Clearly, safety concerns have not hindered the many businesses that are relocating in the city.

“You have the Gateway complex, the Cooper Hospital area and the waterfront, and I have no safety concerns when I’m in any of those places,” Klein says.

The Camden waterfront, to which Klein alluded, is filled with attractions that draw visitors to the area, among them the Susquehanna Bank Center, Wiggins Park and Marina, Adventure Aquarium, baseball’s Camden Riversharks — whose home games are played in state-of-the-art Campbell’s Field — Battleship New Jersey and the Camden Children’s Garden.

Furthermore, Camden offers plenty of public transportation and, perhaps most important, easy access to and unobstructed views of Philadelphia.

“These places along the river are destinations,” Pearl points out, “but what is needed are amenities that will get people to linger.”

Klein emphatically agrees. “If you’re going to build a true community, you can’t rely solely on a handful of attractions,” she says. “You need restaurants, day care, shopping, a bank. You’re attracting businesses. You’re addressing safety concerns. The amenities need to follow.”

What about housing? It is widely believed that persuading corporate entities to come to Camden is an entirely different proposition than attracting would-be homeowners — even those employed in the city — to settle there, regardless of location and affordability.

Maria Yglesias and Maria Del Mar Lopez of M&M Development share an entirely different perspective. The two launched their business back in 1997 in Newark, where they transformed abandoned properties and vacant lots into affordable family housing. Since 2010, they have been doing essentially the same thing in Camden.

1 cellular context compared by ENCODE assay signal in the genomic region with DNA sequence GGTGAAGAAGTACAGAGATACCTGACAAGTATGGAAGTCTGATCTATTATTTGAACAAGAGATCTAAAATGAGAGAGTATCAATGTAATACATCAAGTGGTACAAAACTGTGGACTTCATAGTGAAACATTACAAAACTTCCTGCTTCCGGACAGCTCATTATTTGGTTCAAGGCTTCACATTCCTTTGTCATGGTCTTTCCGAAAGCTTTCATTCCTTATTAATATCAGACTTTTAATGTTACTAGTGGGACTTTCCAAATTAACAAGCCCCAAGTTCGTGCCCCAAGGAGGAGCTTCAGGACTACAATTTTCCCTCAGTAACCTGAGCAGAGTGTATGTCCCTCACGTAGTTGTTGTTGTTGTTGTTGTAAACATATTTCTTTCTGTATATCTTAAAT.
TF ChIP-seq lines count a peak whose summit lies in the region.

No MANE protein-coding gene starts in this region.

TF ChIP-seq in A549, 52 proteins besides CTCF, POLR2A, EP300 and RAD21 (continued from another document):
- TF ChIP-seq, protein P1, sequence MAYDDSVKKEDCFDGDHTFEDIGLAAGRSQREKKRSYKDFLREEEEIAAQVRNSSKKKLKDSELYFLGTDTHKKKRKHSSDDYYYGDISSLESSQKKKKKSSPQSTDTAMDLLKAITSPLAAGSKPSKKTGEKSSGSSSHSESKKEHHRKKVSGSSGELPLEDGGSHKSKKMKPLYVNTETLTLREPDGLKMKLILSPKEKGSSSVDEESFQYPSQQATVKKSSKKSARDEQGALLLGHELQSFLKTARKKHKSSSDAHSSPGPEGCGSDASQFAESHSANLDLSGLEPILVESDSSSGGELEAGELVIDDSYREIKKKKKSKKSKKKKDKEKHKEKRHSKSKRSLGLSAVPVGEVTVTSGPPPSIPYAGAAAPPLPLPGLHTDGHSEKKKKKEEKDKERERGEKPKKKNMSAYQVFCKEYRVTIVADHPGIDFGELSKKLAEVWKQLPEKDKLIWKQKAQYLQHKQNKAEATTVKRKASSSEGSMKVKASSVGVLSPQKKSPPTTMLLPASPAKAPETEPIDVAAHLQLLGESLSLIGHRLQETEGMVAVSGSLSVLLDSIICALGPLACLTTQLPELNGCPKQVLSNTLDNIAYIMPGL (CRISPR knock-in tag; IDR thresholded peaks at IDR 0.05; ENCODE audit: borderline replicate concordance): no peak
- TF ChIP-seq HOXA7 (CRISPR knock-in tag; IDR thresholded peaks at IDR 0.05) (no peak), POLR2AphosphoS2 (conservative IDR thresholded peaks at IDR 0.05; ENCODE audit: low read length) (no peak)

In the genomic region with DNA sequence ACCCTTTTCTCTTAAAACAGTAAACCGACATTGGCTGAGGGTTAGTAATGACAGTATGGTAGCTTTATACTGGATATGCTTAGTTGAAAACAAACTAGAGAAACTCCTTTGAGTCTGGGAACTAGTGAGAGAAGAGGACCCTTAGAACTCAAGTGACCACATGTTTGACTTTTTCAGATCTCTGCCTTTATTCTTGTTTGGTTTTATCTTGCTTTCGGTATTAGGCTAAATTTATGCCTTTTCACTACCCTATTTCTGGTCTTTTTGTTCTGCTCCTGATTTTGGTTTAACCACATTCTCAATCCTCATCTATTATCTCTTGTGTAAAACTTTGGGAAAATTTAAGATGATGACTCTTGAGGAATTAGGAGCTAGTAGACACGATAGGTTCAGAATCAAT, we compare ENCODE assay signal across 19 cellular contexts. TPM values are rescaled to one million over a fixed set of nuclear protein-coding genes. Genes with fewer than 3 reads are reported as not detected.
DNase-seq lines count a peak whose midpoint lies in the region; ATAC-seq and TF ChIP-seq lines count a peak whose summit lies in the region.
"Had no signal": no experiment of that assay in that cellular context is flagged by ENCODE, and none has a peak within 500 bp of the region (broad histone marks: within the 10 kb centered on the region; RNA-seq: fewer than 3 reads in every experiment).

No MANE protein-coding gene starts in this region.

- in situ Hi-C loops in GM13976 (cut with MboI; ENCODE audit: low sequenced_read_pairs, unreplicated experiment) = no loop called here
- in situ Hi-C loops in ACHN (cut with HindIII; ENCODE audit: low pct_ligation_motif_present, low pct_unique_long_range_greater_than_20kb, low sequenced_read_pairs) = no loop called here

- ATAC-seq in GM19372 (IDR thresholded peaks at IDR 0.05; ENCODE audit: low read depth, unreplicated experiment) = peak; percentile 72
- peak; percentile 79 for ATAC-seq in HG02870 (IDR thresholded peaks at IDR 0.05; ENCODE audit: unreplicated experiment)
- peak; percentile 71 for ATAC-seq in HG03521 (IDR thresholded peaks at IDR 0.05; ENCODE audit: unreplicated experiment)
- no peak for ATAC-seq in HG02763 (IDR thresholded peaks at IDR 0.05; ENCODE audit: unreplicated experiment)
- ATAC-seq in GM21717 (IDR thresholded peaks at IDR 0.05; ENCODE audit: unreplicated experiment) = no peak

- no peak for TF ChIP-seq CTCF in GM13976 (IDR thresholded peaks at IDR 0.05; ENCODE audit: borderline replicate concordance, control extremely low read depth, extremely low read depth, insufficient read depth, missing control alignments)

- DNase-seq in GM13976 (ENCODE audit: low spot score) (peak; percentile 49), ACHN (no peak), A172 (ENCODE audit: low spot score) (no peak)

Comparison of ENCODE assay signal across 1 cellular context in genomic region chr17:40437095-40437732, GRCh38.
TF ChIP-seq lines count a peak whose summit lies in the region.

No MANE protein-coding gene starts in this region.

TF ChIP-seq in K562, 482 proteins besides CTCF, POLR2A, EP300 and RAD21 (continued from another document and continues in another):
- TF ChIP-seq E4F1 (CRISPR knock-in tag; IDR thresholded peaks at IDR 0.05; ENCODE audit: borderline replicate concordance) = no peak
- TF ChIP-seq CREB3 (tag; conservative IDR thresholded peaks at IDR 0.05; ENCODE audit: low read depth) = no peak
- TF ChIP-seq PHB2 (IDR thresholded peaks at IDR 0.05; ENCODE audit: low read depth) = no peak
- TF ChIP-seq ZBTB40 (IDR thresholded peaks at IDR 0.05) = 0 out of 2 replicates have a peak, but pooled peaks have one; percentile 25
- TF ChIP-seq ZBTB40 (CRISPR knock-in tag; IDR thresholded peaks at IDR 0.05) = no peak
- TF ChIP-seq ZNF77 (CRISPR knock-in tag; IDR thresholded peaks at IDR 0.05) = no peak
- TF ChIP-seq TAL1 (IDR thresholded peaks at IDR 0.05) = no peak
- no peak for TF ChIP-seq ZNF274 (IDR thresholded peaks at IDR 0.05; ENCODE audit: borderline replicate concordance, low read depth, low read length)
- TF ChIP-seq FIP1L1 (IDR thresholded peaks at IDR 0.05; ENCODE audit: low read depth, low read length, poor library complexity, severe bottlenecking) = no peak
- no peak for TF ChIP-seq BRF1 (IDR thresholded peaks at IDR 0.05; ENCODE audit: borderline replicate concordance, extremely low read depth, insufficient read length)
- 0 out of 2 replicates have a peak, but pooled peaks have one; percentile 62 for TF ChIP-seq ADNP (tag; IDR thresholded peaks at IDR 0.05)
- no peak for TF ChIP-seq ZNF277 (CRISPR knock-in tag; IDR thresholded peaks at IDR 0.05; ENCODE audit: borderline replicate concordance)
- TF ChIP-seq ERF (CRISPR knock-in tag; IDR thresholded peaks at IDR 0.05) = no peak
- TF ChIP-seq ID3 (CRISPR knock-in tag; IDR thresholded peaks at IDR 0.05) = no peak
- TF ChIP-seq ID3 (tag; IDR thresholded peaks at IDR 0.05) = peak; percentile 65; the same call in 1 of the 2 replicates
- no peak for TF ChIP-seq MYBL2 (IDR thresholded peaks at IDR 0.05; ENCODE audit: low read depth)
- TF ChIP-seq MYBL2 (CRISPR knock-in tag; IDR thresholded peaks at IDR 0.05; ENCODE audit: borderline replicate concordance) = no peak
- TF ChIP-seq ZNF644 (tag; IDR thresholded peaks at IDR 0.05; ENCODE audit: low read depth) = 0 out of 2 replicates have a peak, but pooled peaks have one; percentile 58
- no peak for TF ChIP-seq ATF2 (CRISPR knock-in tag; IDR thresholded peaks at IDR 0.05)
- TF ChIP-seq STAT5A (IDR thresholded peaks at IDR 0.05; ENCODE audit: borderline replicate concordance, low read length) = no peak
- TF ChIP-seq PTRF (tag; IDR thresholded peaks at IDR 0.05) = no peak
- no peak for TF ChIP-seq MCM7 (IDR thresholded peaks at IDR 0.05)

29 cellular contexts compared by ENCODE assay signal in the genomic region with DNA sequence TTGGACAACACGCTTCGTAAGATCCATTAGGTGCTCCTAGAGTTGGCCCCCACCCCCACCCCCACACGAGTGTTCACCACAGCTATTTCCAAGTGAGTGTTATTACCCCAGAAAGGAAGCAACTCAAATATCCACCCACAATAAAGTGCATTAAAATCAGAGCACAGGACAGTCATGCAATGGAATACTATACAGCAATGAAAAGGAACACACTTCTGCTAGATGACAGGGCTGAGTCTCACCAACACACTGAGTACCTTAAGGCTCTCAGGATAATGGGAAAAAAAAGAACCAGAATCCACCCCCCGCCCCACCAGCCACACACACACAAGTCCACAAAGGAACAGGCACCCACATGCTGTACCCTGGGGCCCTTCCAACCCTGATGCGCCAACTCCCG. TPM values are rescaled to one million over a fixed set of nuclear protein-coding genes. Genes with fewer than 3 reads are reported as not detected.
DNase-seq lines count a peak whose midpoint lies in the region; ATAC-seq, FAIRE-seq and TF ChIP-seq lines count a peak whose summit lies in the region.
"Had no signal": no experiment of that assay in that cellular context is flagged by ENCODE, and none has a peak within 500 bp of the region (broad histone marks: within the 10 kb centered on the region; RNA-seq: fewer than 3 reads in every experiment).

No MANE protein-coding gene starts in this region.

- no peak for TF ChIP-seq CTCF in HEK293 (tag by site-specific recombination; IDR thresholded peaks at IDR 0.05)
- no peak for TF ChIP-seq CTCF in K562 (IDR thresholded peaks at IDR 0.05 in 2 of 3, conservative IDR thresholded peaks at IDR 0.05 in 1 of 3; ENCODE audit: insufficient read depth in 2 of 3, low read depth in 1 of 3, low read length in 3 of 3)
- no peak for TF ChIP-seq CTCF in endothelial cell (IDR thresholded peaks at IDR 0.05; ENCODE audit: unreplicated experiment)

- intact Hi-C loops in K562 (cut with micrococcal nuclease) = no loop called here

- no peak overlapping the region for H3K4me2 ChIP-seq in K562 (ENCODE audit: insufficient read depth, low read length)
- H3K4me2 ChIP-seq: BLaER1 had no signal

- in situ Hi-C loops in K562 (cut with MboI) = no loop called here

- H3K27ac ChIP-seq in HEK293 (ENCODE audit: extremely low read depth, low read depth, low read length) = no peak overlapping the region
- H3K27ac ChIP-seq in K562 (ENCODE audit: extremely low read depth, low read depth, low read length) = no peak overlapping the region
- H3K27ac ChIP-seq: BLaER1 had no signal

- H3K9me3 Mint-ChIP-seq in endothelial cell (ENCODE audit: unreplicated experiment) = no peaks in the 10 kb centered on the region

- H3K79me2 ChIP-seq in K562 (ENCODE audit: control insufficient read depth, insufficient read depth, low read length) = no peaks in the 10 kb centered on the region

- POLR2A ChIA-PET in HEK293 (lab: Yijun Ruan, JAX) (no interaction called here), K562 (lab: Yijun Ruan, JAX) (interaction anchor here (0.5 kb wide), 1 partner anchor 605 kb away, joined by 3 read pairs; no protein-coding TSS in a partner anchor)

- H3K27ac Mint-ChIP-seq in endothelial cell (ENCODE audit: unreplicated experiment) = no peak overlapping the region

“Successful neighborhoods have diversity of background, diversity of education and diversity of income,” says Yglesias. “We want people who could live anywhere else to come and live in Camden. People ultimately make cities, so we need to provide desirable housing choices so that we can attract a diverse population to Camden.

“If we can get everyone to think like that, even our competition, it will bring people to Camden. If we build high-quality, affordable housing, people will come.”

She continues: “You’re talking about a great location, 10 minutes from Philadelphia, a place where you can buy a house for a fraction of the price that you’d pay for that property anywhere else.

“I tell people to see for themselves. We have more than 30 families in homes we’ve built. Talk to our buyers. Look around. Decide for yourself. I’m convinced that the perception of Camden will continue to change.”

Twenty-five to 30 years ago, North Jersey cities located in a shadow cast by New York, such as Bayonne and Hoboken, were hardly in demand among potential homeowners. Eventually, though, those towns became popular places to live and raise a family.

“It is likely to take a huge effort to develop an infrastructure before a significant number of Philadelphians, for example, would consider moving across the river to Camden,” says Forrest Huffman, professor of real state and finance at Temple University’s Fox School of Business.

“The fact that it’s been happening on the corporate level with the help of tax incentives certainly is encouraging,” he adds, “but a great deal of work still needs to be done for it to become a legitimate option for large numbers of homebuyers.”

Matt Schuman is an area writer. This article originally appeared in the special section of "Real Estate."